3 phases of Prometheus adoption

How to ensure visibility into your next-generation Kubernetes environment

7 phased migration
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Having assisted hundreds of enterprises in developing a new visibility strategy as they move to Kubernetes, I’ve learned a few things about how organizations learn, evolve and adopt a new method of application observability. Open source is usually essential to developing this understanding.

In the cloud-native monitoring world, Prometheus is widely considered the place to start. Just like Kubernetes is the leading open source container orchestrator in the cloud-native world, Prometheus is the leading software choice for open source cloud-native monitoring. If you’re looking for more detail on what Prometheus is and how it works, read this nice Prometheus monitoring summary. While most organizations end up not using unsupported open source in production, many start here. Where you end up depends on your own business’s requirements. Let me briefly cover the three phases I typically see enterprises go through on their way to a production-ready strategy.

1. Experiment

Much like the adoption of containers or Kubernetes doesn’t happen overnight, neither will an accompanying visibility strategy. The good news is that with Prometheus, your developers can explore without constraints of time or budget.

At this phase you’re looking for:

  • What does it take to get basic instrumentation in place?
  • Will it work for our own software?
  • What kind of alerts can I create?
  • How much detail does it provide for root cause analysis?

Prometheus might require some setup in terms of its instrumentation model or its query language, but that’s a low cost to pay for freedom of exploration. Alternatively, commercial products may offer free tiers or trials with more constraints on time or features, but no management overhead.

2. Instrument

With some basic experimentation out of the way, it’s time to get more data into the system and understand what this looks like with a slightly broader deployment. To do that, consider two forms of instrumentation:

  • Use exporters. The Prometheus community has dozens of exporters designed to simplify scraping metrics from common software components that already expose metrics through an endpoint. They can easily be deployed through Kubernetes in a systematic way. These exporters use a push model, which may be problematic security-wise depending on the complexity of your production environment.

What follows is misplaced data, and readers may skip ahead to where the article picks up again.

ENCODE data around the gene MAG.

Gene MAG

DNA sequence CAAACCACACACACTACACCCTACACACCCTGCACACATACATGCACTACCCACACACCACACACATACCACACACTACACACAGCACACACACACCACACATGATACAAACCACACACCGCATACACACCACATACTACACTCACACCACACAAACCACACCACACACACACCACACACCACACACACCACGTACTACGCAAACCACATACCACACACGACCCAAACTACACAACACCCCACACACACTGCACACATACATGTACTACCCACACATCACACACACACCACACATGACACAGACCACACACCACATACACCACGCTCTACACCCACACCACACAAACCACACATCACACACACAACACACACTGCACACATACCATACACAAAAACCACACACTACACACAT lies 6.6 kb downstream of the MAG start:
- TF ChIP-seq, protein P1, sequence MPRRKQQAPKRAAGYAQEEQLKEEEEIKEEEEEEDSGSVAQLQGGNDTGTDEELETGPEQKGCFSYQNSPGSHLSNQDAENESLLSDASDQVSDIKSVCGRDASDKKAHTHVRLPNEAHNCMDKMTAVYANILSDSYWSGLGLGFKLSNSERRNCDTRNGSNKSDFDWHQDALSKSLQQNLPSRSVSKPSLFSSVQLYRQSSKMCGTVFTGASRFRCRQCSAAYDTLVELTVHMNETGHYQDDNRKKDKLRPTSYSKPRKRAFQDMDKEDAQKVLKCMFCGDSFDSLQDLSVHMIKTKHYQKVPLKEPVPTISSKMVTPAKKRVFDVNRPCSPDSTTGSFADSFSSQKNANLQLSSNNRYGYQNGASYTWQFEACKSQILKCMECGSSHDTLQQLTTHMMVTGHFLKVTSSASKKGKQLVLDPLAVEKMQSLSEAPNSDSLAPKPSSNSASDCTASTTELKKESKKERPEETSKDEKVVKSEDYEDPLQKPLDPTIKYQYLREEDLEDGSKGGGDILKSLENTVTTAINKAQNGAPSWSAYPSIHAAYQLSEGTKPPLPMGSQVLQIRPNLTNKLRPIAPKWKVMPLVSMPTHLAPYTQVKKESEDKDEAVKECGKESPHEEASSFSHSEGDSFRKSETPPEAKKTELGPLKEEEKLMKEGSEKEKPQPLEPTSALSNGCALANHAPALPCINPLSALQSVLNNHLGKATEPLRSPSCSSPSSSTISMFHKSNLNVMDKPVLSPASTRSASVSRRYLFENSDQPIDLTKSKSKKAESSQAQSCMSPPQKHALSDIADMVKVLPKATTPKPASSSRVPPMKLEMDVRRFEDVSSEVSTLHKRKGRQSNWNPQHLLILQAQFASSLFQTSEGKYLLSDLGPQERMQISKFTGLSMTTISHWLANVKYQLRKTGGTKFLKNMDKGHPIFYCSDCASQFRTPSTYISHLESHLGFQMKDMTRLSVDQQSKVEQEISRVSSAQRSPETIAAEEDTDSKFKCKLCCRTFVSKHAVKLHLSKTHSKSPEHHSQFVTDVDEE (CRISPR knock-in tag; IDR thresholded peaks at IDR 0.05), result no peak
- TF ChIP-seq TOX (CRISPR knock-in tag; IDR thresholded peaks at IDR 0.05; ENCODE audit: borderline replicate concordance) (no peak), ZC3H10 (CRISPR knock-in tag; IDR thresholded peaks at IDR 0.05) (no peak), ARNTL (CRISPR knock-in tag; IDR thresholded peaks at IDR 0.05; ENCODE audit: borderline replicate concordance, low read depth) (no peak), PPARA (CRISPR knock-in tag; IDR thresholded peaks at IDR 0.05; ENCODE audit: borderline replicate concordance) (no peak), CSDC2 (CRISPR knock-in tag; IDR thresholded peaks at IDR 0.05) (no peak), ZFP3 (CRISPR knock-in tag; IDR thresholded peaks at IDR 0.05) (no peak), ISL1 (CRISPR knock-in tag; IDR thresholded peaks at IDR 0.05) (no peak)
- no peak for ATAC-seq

• Use the Prometheus metrics format. Prometheus specifies a container and microservices friendly format that allows you to emit custom metrics directly from your applications. This is essentially to enable you to deeply observe your own code. Note that if your development team already uses a metrics format like StatsD or JMX, you may be able to use that already, but it will likely require greater operational effort and have reduced functionality. More on that in the next section.

OK, so now your team is gaining confidence and you’ve got the actual metrics you want, we’re done right? Not quite. Time to get into production.

3. Operationalize

This might come as a shocker, but your experiments will likely look nothing like your own real-world production environment 12 months down the road. Let me run through a few of the critical questions for you to consider before you operationalize your new monitoring strategy so you’re not blindsided later:

  • Does the solution meet scaling requirements? How much data is coming in, and how long do you want to store it? Are you comfortable managing many databases or do you want it all centralized?
  • How will you control access to the data? Will you limit data by asking development teams to meet security and compliance requirements?
  • What happens with metrics that aren’t in Prometheus format? Will you find a way to support them, especially as legacy applications move to containers?
  • Will the query language model work as you grow? PromQL is powerful and flexible, and it will be easily adopted among your developers with time. But do your platform operations and support teams have those skills? Will you make the effort to teach them what they need to know?
  • And finally, how much resource are you willing to spend in ongoing maintenance? Every system requires some. You’ll need to decide if you want to pay that cost through human resources, through capital resources in the form of Prometheus support, or by licensing a commercial product.

Along the way, you invariably will have to answer the classic build-versus-buy question: Should you build something from open source and maintain it yourself, or buy something that will allow you to migrate your experiment easily and simplify your life going forward?

These questions will help define your monitoring strategy in a successful manner for your next generation container platform. With a carefully measured approach, you’ll be able to grow into a successful Prometheus deployment and also figure out the correct support model to build for your organization.

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